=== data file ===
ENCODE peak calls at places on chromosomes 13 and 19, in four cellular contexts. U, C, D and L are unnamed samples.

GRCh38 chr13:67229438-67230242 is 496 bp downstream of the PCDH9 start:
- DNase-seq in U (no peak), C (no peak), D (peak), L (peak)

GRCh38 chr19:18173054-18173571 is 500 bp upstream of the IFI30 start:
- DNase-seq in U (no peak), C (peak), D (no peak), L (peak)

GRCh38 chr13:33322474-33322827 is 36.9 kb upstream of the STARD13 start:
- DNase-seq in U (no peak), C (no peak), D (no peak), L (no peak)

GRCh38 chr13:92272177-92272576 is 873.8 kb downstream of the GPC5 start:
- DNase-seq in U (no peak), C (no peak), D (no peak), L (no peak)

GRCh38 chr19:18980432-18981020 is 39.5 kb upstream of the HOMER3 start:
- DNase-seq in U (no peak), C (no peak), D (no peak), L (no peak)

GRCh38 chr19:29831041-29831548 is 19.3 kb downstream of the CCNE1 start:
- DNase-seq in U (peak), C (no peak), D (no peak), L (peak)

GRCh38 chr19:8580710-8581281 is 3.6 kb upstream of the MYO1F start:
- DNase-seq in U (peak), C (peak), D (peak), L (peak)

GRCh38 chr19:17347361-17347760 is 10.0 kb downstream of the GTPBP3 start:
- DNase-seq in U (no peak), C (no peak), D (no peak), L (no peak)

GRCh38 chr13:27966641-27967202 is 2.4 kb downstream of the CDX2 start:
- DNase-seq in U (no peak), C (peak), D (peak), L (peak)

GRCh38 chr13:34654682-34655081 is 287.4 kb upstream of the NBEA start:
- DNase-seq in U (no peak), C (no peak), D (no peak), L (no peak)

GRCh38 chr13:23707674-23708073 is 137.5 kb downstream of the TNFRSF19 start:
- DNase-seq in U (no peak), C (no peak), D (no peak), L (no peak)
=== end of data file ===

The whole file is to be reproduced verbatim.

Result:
ENCODE peak calls at places on chromosomes 13 and 19, in four cellular contexts. U, C, D and L are unnamed samples.

GRCh38 chr13:67229438-67230242 is 496 bp downstream of the PCDH9 start:
- DNase-seq in U (no peak), C (no peak), D (peak), L (peak)

GRCh38 chr19:18173054-18173571 is 500 bp upstream of the IFI30 start:
- DNase-seq in U (no peak), C (peak), D (no peak), L (peak)

GRCh38 chr13:33322474-33322827 is 36.9 kb upstream of the STARD13 start:
- DNase-seq in U (no peak), C (no peak), D (no peak), L (no peak)

GRCh38 chr13:92272177-92272576 is 873.8 kb downstream of the GPC5 start:
- DNase-seq in U (no peak), C (no peak), D (no peak), L (no peak)

GRCh38 chr19:18980432-18981020 is 39.5 kb upstream of the HOMER3 start:
- DNase-seq in U (no peak), C (no peak), D (no peak), L (no peak)

GRCh38 chr19:29831041-29831548 is 19.3 kb downstream of the CCNE1 start:
- DNase-seq in U (peak), C (no peak), D (no peak), L (peak)

GRCh38 chr19:8580710-8581281 is 3.6 kb upstream of the MYO1F start:
- DNase-seq in U (peak), C (peak), D (peak), L (peak)

GRCh38 chr19:17347361-17347760 is 10.0 kb downstream of the GTPBP3 start:
- DNase-seq in U (no peak), C (no peak), D (no peak), L (no peak)

GRCh38 chr13:27966641-27967202 is 2.4 kb downstream of the CDX2 start:
- DNase-seq in U (no peak), C (peak), D (peak), L (peak)

GRCh38 chr13:34654682-34655081 is 287.4 kb upstream of the NBEA start:
- DNase-seq in U (no peak), C (no peak), D (no peak), L (no peak)

GRCh38 chr13:23707674-23708073 is 137.5 kb downstream of the TNFRSF19 start:
- DNase-seq in U (no peak), C (no peak), D (no peak), L (no peak)